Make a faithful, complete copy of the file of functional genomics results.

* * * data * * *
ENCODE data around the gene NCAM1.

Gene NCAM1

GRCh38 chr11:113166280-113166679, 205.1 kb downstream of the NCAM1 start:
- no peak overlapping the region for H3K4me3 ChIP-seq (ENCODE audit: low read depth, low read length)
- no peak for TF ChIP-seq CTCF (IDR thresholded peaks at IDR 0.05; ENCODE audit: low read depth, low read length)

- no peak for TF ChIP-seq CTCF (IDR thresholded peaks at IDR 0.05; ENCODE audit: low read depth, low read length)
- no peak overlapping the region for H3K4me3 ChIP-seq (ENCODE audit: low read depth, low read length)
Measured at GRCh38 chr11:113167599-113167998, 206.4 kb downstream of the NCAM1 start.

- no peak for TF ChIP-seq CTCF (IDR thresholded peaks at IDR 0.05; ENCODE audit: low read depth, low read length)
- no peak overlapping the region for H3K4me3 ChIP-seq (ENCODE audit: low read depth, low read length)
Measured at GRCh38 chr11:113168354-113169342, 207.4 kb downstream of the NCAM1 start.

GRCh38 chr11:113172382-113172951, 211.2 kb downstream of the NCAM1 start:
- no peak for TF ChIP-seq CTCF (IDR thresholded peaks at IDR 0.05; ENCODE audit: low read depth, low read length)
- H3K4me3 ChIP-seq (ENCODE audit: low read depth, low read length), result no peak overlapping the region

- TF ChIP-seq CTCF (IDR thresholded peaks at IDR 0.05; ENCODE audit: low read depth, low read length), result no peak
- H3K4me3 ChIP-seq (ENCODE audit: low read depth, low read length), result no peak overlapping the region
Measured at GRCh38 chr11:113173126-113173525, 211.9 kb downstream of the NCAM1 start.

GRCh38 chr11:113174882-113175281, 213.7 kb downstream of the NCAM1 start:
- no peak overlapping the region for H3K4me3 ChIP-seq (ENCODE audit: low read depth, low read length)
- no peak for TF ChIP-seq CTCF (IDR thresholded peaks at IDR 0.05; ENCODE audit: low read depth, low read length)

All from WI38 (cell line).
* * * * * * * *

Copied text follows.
ENCODE data around the gene NCAM1.

Gene NCAM1

GRCh38 chr11:113166280-113166679, 205.1 kb downstream of the NCAM1 start:
- no peak overlapping the region for H3K4me3 ChIP-seq (ENCODE audit: low read depth, low read length)
- no peak for TF ChIP-seq CTCF (IDR thresholded peaks at IDR 0.05; ENCODE audit: low read depth, low read length)

- no peak for TF ChIP-seq CTCF (IDR thresholded peaks at IDR 0.05; ENCODE audit: low read depth, low read length)
- no peak overlapping the region for H3K4me3 ChIP-seq (ENCODE audit: low read depth, low read length)
Measured at GRCh38 chr11:113167599-113167998, 206.4 kb downstream of the NCAM1 start.

- no peak for TF ChIP-seq CTCF (IDR thresholded peaks at IDR 0.05; ENCODE audit: low read depth, low read length)
- no peak overlapping the region for H3K4me3 ChIP-seq (ENCODE audit: low read depth, low read length)
Measured at GRCh38 chr11:113168354-113169342, 207.4 kb downstream of the NCAM1 start.

GRCh38 chr11:113172382-113172951, 211.2 kb downstream of the NCAM1 start:
- no peak for TF ChIP-seq CTCF (IDR thresholded peaks at IDR 0.05; ENCODE audit: low read depth, low read length)
- H3K4me3 ChIP-seq (ENCODE audit: low read depth, low read length), result no peak overlapping the region

- TF ChIP-seq CTCF (IDR thresholded peaks at IDR 0.05; ENCODE audit: low read depth, low read length), result no peak
- H3K4me3 ChIP-seq (ENCODE audit: low read depth, low read length), result no peak overlapping the region
Measured at GRCh38 chr11:113173126-113173525, 211.9 kb downstream of the NCAM1 start.

GRCh38 chr11:113174882-113175281, 213.7 kb downstream of the NCAM1 start:
- no peak overlapping the region for H3K4me3 ChIP-seq (ENCODE audit: low read depth, low read length)
- no peak for TF ChIP-seq CTCF (IDR thresholded peaks at IDR 0.05; ENCODE audit: low read depth, low read length)

All from WI38 (cell line).